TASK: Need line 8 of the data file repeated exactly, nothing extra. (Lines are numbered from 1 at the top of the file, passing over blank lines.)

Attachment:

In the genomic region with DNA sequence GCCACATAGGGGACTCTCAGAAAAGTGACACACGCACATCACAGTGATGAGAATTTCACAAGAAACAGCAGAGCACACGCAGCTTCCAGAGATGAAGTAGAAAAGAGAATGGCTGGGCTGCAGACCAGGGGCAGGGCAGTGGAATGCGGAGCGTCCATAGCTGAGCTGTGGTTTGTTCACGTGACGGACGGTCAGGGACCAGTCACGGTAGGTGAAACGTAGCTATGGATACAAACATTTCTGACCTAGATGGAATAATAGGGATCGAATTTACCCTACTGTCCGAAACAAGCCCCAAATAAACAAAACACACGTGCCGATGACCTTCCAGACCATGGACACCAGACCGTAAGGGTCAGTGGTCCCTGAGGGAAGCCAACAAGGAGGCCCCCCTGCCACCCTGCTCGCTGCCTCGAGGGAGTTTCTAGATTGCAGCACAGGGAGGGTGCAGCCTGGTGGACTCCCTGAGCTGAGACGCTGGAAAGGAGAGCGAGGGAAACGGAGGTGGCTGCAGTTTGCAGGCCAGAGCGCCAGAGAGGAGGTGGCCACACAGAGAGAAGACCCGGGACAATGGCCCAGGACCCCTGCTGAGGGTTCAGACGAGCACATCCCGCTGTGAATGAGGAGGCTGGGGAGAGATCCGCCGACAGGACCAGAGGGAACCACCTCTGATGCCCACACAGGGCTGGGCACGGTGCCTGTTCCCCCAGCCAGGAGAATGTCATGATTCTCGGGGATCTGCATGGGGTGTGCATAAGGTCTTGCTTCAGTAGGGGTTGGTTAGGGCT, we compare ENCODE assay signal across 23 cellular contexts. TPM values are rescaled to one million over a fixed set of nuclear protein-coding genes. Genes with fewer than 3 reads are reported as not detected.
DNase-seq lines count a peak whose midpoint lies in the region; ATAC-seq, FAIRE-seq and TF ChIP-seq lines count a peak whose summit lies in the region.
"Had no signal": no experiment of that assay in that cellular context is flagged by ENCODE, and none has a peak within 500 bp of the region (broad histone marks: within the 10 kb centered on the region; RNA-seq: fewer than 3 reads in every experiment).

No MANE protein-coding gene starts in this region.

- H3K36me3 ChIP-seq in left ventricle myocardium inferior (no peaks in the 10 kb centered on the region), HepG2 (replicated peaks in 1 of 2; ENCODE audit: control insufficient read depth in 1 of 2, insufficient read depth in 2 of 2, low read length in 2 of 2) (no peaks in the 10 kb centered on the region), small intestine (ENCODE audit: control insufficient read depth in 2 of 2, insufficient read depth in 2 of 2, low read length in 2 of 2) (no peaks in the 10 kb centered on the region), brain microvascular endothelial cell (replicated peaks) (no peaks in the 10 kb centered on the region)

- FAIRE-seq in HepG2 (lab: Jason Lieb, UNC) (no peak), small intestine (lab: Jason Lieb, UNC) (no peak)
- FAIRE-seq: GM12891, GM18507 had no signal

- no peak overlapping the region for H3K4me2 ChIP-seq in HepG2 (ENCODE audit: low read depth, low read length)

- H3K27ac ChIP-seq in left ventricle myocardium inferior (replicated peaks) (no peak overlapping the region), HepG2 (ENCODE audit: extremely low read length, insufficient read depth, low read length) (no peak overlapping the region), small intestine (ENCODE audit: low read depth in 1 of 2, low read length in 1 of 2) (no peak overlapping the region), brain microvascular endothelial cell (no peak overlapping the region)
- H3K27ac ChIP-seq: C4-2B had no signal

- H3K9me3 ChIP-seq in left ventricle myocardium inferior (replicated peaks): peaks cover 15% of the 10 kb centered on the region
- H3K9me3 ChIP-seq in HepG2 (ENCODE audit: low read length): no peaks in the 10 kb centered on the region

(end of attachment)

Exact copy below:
- no peak overlapping the region for H3K4me2 ChIP-seq in HepG2 (ENCODE audit: low read depth, low read length)